Defiance
Down In The Ground Where The Dead Men Go

Episode Report Card
Jacob Clifton: A+ | 1 USERS: A+
YOU GRADE IT
As We Are
In a hurry? Read the recaplet for a nutshell description!

PREVIOUSLY

Jeb Nolan and his daughter Irisa returned to the refugee city built on the ruins of his hometown, and got themselves all mixed up their politics. One murder and a high-cost skirmish later, Nolan has become the town's new Lawkeeper. The new Mayor, Amanda Rosewater, has no idea of the forces working from inside her office to clear out the town and find a mysterious artifact that could end the world, or save it -- while the first-generation problems between the various races stranded on what remains of Earth threaten to do the same.

24 HRS AGO

A Castithan named Elah Bandik fled the fight with the Volge, pissing off Datak Tarr and stirring up all kinds of caste-related drama in the wake of the battle. This episode is about the way various imported Votan traditions are incompatible, and how to reconcile those things with Defiance's mission of making a home for everybody.

The easy reading is that it's a simple Western transplant -- with "aliens" standing in for savage Red Injuns or various inscrutable Asians -- but the only reason it comes off that way is because the Mayor and Sheriff of the town (whose job it is to serve and steward that mission) happen to be gorgeous white people. If the show is "about" Amanda and Nolan, then yes: This is the White Man's Burden. But I think the show goes to great lengths to show that it's no more "about" those two characters than it is the ten other main characters on the show, making the only real person at issue Defiance herself.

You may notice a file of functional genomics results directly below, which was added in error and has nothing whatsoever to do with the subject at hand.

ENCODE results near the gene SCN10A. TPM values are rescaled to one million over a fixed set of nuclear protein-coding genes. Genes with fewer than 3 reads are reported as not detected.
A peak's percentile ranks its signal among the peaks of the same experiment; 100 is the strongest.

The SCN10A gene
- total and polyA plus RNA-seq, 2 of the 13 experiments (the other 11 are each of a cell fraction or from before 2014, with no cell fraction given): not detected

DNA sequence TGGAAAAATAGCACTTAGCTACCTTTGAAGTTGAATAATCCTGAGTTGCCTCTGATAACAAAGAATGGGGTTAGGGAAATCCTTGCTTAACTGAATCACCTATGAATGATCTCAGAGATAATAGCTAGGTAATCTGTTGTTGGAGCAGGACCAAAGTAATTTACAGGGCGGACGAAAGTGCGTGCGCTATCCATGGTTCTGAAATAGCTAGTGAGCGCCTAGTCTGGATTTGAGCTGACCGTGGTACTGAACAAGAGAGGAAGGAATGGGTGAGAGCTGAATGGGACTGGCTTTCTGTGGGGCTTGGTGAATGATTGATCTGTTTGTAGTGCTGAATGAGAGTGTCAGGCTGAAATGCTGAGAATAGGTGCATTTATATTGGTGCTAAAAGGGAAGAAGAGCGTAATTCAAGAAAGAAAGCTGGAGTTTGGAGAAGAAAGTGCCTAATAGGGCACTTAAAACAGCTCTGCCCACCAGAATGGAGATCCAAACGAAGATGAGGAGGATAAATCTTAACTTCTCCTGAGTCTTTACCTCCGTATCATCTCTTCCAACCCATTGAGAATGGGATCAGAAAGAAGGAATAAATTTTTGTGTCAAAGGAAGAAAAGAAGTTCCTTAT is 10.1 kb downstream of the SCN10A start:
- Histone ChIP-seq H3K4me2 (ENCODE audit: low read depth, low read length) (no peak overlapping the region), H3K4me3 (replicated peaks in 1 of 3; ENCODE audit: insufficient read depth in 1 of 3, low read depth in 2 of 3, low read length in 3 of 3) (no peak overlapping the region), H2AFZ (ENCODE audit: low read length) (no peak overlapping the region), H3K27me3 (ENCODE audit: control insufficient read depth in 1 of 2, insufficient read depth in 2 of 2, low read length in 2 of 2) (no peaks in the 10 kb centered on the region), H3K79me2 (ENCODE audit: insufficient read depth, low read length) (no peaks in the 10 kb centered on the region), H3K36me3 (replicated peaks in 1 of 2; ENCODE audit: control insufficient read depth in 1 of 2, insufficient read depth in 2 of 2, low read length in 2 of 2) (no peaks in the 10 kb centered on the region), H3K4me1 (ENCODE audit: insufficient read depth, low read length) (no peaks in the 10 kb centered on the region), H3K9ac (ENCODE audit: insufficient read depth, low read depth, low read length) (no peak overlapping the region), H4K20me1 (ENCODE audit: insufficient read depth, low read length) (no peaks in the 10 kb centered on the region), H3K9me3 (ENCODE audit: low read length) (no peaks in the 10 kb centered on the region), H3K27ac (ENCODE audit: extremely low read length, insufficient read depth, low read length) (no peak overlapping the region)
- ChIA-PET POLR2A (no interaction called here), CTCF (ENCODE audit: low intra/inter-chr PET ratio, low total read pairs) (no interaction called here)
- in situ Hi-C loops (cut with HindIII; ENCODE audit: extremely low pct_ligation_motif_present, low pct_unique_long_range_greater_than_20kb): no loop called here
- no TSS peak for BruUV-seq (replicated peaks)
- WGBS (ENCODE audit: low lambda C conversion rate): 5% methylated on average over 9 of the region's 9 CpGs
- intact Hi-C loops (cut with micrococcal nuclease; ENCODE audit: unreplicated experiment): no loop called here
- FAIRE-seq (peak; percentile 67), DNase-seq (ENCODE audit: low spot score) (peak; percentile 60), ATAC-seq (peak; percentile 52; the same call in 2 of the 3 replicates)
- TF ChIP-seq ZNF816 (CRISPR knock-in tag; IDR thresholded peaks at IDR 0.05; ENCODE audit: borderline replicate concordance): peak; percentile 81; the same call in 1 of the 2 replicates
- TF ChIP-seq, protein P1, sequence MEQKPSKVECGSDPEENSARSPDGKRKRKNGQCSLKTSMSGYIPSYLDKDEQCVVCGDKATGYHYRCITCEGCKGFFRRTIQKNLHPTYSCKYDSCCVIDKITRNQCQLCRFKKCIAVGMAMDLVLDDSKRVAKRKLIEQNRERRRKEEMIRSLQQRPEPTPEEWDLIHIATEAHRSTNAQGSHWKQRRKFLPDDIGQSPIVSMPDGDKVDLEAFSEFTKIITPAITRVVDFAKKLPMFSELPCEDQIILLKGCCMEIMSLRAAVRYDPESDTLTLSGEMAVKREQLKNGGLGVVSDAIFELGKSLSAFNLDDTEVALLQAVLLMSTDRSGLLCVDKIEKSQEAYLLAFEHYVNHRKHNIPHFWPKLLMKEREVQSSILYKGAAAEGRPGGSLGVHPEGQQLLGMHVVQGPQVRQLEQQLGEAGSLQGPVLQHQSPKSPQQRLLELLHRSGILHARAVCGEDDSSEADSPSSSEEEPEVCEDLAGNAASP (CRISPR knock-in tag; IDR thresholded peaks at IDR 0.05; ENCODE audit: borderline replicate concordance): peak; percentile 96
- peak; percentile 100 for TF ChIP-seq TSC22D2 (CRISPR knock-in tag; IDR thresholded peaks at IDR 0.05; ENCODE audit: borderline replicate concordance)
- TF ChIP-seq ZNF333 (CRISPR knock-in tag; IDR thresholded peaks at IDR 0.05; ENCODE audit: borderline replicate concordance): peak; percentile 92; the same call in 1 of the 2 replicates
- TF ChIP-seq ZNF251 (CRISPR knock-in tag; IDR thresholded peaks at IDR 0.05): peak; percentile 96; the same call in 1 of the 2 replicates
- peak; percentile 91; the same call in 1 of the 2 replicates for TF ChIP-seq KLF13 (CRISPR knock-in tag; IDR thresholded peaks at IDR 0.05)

So in the wake of this battle, with 41 dead from all races, Datak Tarr -- as the preeminent Casti magistrate in the town, and the show -- leads a posse to track down Elah Bandik and punish him. It's all tied up with Casti concepts of honor and caste, or "liro," and as we'll see Datak has several intertwined purposes here: One, to reinforce Casti culture within the larger Defiance community; two, to preserve that culture by isolating it; three, to reinforce his own power within that culture; four, to leverage this factionalization and tradition for his power within Defiance.

If the Castithans stay true, and stay on top as the strongest Votan race in Defiance, than leading and defining their traditions means he gets power in both. Datak described last week his understanding of this situation: The second-generation kids of Defiance have no reason and no context to stick to tradition, because their world is gone and Defiance belongs to the children, so he has to do various unpleasant things to keep the Casti spirit alive... Which spirit just happens to be itself about the subjugation of other races, their own women and children, the lower castes, and everything else that -- as we'll see -- was denied him back home.

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Defiance

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